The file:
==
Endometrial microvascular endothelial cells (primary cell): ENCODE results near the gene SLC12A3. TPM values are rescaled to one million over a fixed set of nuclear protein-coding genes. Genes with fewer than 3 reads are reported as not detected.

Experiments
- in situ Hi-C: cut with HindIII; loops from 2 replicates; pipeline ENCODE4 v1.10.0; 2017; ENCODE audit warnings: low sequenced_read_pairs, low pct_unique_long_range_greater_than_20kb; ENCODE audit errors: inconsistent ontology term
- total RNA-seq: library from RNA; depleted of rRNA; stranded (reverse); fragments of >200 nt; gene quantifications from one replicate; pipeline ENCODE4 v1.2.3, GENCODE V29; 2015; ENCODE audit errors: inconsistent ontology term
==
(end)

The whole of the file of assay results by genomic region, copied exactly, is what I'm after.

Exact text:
Endometrial microvascular endothelial cells (primary cell): ENCODE results near the gene SLC12A3. TPM values are rescaled to one million over a fixed set of nuclear protein-coding genes. Genes with fewer than 3 reads are reported as not detected.

Experiments
- in situ Hi-C: cut with HindIII; loops from 2 replicates; pipeline ENCODE4 v1.10.0; 2017; ENCODE audit warnings: low sequenced_read_pairs, low pct_unique_long_range_greater_than_20kb; ENCODE audit errors: inconsistent ontology term
- total RNA-seq: library from RNA; depleted of rRNA; stranded (reverse); fragments of >200 nt; gene quantifications from one replicate; pipeline ENCODE4 v1.2.3, GENCODE V29; 2015; ENCODE audit errors: inconsistent ontology term